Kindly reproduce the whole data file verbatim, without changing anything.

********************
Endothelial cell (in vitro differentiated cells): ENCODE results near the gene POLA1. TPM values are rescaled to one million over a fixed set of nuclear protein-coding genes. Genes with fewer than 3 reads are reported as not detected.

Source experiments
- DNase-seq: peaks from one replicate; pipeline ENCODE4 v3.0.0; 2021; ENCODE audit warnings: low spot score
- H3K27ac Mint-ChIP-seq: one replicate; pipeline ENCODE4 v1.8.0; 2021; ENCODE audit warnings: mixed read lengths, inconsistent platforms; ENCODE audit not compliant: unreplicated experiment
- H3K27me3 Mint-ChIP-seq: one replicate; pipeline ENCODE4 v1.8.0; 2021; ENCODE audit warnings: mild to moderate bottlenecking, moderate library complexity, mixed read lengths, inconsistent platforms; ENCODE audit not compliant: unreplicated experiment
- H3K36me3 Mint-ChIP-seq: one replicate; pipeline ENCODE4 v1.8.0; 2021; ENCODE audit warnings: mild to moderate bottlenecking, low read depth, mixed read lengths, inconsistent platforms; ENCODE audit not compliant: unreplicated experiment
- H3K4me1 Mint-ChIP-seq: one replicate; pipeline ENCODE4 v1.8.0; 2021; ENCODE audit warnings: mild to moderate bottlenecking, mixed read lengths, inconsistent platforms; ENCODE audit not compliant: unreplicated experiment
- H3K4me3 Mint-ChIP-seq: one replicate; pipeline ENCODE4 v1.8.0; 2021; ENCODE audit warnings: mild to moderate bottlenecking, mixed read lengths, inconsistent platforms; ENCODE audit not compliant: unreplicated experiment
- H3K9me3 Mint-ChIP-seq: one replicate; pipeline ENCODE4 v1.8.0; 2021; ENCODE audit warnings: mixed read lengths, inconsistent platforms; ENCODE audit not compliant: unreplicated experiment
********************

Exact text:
Endothelial cell (in vitro differentiated cells): ENCODE results near the gene POLA1. TPM values are rescaled to one million over a fixed set of nuclear protein-coding genes. Genes with fewer than 3 reads are reported as not detected.

Source experiments
- DNase-seq: peaks from one replicate; pipeline ENCODE4 v3.0.0; 2021; ENCODE audit warnings: low spot score
- H3K27ac Mint-ChIP-seq: one replicate; pipeline ENCODE4 v1.8.0; 2021; ENCODE audit warnings: mixed read lengths, inconsistent platforms; ENCODE audit not compliant: unreplicated experiment
- H3K27me3 Mint-ChIP-seq: one replicate; pipeline ENCODE4 v1.8.0; 2021; ENCODE audit warnings: mild to moderate bottlenecking, moderate library complexity, mixed read lengths, inconsistent platforms; ENCODE audit not compliant: unreplicated experiment
- H3K36me3 Mint-ChIP-seq: one replicate; pipeline ENCODE4 v1.8.0; 2021; ENCODE audit warnings: mild to moderate bottlenecking, low read depth, mixed read lengths, inconsistent platforms; ENCODE audit not compliant: unreplicated experiment
- H3K4me1 Mint-ChIP-seq: one replicate; pipeline ENCODE4 v1.8.0; 2021; ENCODE audit warnings: mild to moderate bottlenecking, mixed read lengths, inconsistent platforms; ENCODE audit not compliant: unreplicated experiment
- H3K4me3 Mint-ChIP-seq: one replicate; pipeline ENCODE4 v1.8.0; 2021; ENCODE audit warnings: mild to moderate bottlenecking, mixed read lengths, inconsistent platforms; ENCODE audit not compliant: unreplicated experiment
- H3K9me3 Mint-ChIP-seq: one replicate; pipeline ENCODE4 v1.8.0; 2021; ENCODE audit warnings: mixed read lengths, inconsistent platforms; ENCODE audit not compliant: unreplicated experiment